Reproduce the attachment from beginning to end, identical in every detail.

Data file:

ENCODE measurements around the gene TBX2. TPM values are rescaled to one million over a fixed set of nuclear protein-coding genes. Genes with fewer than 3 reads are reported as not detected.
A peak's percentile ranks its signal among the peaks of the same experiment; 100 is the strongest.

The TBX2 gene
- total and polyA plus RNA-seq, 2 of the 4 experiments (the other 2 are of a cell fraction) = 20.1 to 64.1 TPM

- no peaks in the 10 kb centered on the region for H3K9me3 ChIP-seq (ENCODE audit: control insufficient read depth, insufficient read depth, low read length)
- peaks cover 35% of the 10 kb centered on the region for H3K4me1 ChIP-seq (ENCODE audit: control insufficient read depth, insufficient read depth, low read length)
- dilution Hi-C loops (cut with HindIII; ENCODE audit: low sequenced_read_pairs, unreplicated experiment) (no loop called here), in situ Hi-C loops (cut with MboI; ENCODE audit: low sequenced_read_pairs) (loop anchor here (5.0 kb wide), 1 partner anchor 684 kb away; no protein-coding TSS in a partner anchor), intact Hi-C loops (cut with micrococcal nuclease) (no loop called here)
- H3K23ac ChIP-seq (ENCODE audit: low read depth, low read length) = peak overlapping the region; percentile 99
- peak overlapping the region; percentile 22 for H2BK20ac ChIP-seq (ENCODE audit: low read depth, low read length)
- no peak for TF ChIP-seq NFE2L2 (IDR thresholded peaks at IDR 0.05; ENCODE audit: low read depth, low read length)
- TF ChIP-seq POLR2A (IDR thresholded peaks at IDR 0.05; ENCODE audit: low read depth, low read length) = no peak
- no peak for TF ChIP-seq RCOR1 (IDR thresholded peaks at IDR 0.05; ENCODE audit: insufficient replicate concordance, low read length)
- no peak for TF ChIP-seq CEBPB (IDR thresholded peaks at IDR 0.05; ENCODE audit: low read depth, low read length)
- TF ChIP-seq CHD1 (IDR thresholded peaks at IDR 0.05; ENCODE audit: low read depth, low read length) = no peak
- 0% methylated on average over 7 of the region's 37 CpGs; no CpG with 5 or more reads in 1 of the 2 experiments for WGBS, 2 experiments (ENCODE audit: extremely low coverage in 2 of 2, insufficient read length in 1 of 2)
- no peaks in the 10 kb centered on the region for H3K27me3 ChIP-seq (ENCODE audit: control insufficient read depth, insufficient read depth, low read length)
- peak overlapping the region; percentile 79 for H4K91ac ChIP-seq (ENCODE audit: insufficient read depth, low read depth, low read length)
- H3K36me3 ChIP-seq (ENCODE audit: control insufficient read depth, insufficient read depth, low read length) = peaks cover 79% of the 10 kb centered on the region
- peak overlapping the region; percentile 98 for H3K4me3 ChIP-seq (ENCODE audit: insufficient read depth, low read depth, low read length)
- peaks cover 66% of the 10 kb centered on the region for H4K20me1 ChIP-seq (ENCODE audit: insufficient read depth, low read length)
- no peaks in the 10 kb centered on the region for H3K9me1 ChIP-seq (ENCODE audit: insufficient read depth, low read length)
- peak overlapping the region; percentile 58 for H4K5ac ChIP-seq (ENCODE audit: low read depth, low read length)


ENCODE measurements around the gene TBX2. TPM values are rescaled to one million over a fixed set of nuclear protein-coding genes. Genes with fewer than 3 reads are reported as not detected.
A peak's percentile ranks its signal among the peaks of the same experiment; 100 is the strongest.

The TBX2 gene
- total and polyA plus RNA-seq, 2 of the 4 experiments (the other 2 are of a cell fraction) = 20.1 to 64.1 TPM

- no peaks in the 10 kb centered on the region for H3K9me3 ChIP-seq (ENCODE audit: control insufficient read depth, insufficient read depth, low read length)
- peaks cover 35% of the 10 kb centered on the region for H3K4me1 ChIP-seq (ENCODE audit: control insufficient read depth, insufficient read depth, low read length)
- dilution Hi-C loops (cut with HindIII; ENCODE audit: low sequenced_read_pairs, unreplicated experiment) (no loop called here), in situ Hi-C loops (cut with MboI; ENCODE audit: low sequenced_read_pairs) (loop anchor here (5.0 kb wide), 1 partner anchor 684 kb away; no protein-coding TSS in a partner anchor), intact Hi-C loops (cut with micrococcal nuclease) (no loop called here)
- H3K23ac ChIP-seq (ENCODE audit: low read depth, low read length) = peak overlapping the region; percentile 99
- peak overlapping the region; percentile 22 for H2BK20ac ChIP-seq (ENCODE audit: low read depth, low read length)
- no peak for TF ChIP-seq NFE2L2 (IDR thresholded peaks at IDR 0.05; ENCODE audit: low read depth, low read length)
- TF ChIP-seq POLR2A (IDR thresholded peaks at IDR 0.05; ENCODE audit: low read depth, low read length) = no peak
- no peak for TF ChIP-seq RCOR1 (IDR thresholded peaks at IDR 0.05; ENCODE audit: insufficient replicate concordance, low read length)
- no peak for TF ChIP-seq CEBPB (IDR thresholded peaks at IDR 0.05; ENCODE audit: low read depth, low read length)
- TF ChIP-seq CHD1 (IDR thresholded peaks at IDR 0.05; ENCODE audit: low read depth, low read length) = no peak
- 0% methylated on average over 7 of the region's 37 CpGs; no CpG with 5 or more reads in 1 of the 2 experiments for WGBS, 2 experiments (ENCODE audit: extremely low coverage in 2 of 2, insufficient read length in 1 of 2)
- no peaks in the 10 kb centered on the region for H3K27me3 ChIP-seq (ENCODE audit: control insufficient read depth, insufficient read depth, low read length)
- peak overlapping the region; percentile 79 for H4K91ac ChIP-seq (ENCODE audit: insufficient read depth, low read depth, low read length)
- H3K36me3 ChIP-seq (ENCODE audit: control insufficient read depth, insufficient read depth, low read length) = peaks cover 79% of the 10 kb centered on the region
- peak overlapping the region; percentile 98 for H3K4me3 ChIP-seq (ENCODE audit: insufficient read depth, low read depth, low read length)
- peaks cover 66% of the 10 kb centered on the region for H4K20me1 ChIP-seq (ENCODE audit: insufficient read depth, low read length)
- no peaks in the 10 kb centered on the region for H3K9me1 ChIP-seq (ENCODE audit: insufficient read depth, low read length)
- peak overlapping the region; percentile 58 for H4K5ac ChIP-seq (ENCODE audit: low read depth, low read length)